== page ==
1845 in archaeology
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The year 1845 in archaeology involved some significant events.
- February 7: In the British Museum, a drunken visitor smashes the Portland Vase which takes months to repair.
- E. G. Squier and E. H. Davis begin one of the first American scientific archaeological studies, exploring the remains of the prehistoric mound builders of Ohio, leading to the publication of the landmark Ancient Monuments of the Mississippi Valley three years later.
- Austen Henry Layard begins excavating the Assyrian sites of Nimrud and Nineveh, lasting until 1851.
- L. K. Ivanovsky begins excavating burial mounds near Novgorod, ending in 1892.
- Early excavation work at Ephesus
- Austen Henry Layard finds first group of Nimrud ivories.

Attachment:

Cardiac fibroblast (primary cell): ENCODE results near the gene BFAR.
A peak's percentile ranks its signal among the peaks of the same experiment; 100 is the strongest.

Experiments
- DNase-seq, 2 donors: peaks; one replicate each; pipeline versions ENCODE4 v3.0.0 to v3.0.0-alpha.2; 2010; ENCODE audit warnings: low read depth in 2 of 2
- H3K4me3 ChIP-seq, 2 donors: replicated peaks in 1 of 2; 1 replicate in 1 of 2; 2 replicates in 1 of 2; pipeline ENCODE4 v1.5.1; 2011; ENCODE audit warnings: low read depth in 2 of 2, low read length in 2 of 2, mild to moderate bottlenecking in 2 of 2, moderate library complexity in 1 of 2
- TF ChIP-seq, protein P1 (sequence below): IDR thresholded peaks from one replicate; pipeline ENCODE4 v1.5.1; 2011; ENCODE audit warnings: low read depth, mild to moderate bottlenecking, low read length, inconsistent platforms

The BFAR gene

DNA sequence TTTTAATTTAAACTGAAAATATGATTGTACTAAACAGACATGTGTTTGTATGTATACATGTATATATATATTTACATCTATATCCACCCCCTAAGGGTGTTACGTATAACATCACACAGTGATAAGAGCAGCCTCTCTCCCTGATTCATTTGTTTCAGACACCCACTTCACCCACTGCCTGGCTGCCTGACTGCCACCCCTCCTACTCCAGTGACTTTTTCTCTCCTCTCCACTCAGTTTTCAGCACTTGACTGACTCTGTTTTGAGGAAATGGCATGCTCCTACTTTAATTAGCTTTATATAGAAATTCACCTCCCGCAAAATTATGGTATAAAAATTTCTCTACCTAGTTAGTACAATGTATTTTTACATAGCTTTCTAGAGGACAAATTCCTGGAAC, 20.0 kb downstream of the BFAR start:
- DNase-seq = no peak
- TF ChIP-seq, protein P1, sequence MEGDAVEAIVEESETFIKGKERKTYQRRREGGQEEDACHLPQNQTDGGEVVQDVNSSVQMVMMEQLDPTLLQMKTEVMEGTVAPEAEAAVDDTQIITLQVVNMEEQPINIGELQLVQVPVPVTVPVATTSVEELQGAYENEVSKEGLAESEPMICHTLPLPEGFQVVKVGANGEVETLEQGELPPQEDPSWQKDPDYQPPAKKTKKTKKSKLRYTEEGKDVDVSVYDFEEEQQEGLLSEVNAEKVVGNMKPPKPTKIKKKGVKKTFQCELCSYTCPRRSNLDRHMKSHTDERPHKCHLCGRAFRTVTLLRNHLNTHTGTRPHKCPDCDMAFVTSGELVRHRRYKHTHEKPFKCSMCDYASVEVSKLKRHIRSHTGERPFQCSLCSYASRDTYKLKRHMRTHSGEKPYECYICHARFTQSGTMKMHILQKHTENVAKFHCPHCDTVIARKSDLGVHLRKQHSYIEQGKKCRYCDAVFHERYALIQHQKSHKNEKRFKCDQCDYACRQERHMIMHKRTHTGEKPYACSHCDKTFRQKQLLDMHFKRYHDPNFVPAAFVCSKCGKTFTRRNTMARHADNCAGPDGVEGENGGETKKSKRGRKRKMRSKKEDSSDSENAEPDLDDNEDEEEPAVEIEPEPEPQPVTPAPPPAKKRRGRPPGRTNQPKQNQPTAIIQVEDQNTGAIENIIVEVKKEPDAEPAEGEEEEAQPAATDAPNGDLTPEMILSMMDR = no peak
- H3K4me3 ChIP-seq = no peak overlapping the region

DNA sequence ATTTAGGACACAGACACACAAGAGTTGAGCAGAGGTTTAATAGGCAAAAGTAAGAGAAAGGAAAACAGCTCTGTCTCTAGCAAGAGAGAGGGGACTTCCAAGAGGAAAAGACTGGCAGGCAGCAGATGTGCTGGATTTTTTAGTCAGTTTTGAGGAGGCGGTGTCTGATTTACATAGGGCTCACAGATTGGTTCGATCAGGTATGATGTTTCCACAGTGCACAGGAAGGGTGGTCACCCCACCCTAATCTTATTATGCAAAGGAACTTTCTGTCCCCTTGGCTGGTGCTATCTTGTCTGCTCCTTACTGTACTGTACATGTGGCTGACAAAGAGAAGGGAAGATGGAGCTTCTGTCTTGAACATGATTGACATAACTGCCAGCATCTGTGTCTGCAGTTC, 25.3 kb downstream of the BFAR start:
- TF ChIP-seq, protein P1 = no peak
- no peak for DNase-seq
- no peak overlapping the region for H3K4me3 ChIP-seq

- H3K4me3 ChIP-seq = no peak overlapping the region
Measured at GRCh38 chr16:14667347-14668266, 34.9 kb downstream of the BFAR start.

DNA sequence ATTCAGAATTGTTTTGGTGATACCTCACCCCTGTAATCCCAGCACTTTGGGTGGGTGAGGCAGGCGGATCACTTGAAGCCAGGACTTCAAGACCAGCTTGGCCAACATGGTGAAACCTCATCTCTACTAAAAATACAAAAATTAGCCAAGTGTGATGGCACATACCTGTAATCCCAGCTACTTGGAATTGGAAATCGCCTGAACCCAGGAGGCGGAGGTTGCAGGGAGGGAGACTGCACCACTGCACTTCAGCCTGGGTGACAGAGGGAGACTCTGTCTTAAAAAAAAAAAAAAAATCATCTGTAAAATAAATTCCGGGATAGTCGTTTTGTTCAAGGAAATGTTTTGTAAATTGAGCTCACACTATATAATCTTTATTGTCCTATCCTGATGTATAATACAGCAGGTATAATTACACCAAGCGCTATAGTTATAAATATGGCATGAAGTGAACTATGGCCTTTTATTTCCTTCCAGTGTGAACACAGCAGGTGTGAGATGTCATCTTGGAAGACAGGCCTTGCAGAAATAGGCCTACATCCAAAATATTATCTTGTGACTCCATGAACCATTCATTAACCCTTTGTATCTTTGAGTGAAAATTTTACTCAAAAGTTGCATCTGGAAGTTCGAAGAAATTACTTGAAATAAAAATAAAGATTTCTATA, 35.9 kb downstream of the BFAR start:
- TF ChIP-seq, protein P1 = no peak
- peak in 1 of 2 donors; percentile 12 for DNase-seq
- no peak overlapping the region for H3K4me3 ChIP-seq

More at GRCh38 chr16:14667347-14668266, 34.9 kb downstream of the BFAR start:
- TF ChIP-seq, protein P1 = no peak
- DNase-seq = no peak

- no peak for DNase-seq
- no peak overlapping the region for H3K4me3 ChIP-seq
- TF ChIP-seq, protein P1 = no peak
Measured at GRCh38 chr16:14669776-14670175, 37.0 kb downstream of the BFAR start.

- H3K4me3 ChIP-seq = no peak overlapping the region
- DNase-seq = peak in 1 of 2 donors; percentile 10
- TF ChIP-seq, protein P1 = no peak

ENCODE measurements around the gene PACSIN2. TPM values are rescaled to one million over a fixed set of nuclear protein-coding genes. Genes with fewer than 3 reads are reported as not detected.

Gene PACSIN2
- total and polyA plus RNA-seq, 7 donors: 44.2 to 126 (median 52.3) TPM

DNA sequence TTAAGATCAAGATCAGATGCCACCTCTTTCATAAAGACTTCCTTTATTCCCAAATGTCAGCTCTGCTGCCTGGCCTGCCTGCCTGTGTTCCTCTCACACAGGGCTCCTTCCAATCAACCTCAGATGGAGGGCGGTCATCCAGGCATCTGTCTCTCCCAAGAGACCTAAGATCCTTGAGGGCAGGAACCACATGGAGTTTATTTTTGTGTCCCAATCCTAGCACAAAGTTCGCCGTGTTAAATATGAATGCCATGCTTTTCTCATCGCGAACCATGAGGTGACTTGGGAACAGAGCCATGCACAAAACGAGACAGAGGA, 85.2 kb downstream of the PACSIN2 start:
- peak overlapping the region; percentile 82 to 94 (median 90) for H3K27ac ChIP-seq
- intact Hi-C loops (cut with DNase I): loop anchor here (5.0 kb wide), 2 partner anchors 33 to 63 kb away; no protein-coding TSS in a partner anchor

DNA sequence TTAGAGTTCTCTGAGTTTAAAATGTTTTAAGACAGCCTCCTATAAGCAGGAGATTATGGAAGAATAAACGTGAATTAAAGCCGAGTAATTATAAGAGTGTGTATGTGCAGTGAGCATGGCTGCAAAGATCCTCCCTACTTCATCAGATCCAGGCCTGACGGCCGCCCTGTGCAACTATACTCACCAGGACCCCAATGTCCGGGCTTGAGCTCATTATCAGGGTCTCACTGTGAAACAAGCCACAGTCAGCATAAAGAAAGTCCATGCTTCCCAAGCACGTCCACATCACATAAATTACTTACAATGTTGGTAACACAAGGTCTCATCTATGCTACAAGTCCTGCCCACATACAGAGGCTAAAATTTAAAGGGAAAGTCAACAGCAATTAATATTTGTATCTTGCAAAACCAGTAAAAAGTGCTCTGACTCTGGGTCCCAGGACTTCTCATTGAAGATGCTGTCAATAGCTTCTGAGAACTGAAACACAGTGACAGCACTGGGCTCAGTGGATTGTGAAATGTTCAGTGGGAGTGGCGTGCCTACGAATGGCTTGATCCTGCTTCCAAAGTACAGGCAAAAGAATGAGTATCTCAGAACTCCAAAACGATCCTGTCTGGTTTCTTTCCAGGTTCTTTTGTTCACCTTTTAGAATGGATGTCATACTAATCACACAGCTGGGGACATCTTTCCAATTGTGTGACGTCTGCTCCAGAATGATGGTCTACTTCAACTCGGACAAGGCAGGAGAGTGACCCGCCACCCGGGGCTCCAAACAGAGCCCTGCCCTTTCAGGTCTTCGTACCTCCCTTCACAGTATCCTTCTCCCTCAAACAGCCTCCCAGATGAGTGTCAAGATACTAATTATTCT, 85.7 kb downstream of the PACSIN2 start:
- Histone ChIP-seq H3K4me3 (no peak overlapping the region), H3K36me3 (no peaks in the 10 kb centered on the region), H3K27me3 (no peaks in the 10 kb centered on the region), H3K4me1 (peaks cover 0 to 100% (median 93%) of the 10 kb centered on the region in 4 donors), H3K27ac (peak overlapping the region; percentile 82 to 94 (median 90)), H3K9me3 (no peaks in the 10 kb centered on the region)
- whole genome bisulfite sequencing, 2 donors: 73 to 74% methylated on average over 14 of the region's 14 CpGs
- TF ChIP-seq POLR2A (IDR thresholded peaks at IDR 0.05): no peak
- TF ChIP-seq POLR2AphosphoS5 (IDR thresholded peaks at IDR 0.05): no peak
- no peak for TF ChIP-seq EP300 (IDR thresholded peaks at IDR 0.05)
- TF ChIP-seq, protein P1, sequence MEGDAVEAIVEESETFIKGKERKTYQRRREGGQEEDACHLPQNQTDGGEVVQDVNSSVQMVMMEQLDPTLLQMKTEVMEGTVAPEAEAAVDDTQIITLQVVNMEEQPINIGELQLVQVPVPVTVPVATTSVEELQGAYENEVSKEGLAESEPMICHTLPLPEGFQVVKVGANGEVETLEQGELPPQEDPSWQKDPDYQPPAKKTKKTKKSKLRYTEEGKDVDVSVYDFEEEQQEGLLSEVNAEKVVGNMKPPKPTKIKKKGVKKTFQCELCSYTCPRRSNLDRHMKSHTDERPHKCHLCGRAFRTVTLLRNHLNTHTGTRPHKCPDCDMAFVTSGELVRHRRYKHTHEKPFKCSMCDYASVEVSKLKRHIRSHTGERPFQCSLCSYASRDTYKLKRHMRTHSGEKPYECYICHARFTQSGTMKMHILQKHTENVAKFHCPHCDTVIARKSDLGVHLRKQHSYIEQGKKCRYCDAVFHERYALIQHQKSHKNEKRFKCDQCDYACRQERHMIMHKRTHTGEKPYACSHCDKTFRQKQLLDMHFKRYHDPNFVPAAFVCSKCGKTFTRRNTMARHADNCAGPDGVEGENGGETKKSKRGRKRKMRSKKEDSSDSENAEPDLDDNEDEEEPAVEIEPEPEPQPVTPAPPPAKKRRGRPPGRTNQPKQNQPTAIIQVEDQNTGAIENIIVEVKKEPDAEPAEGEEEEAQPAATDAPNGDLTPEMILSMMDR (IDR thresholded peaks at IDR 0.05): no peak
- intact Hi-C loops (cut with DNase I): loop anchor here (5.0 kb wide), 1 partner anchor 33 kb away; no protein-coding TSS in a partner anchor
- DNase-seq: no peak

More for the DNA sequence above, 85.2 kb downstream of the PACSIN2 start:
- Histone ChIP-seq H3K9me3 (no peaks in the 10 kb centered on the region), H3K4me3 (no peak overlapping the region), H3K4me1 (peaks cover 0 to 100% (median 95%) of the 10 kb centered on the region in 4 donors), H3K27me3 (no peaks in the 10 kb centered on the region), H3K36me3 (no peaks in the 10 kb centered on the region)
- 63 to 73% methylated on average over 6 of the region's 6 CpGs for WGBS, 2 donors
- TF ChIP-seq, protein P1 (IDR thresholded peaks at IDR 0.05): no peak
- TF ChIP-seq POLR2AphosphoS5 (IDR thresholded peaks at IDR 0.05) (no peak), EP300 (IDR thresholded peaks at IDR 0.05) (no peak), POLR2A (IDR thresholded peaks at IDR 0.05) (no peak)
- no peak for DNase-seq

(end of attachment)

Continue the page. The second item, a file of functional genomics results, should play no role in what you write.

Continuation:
- The existence of the Lycurgus cup, a piece of glassware demonstrating 4th century AD Roman technology, is reported.
- Viking-age hoard of English coins dating to around 927 found near Bangor Cathedral in Wales.
- Approximate date: When the Rhine is blasted near Bingen am Rhein to deepen and remove rocks, Roman-era iron weapons are dredged from the river bed.
- Jean-François Champollion's Monuments de l'Égypte et de la Nubie is published posthumously.
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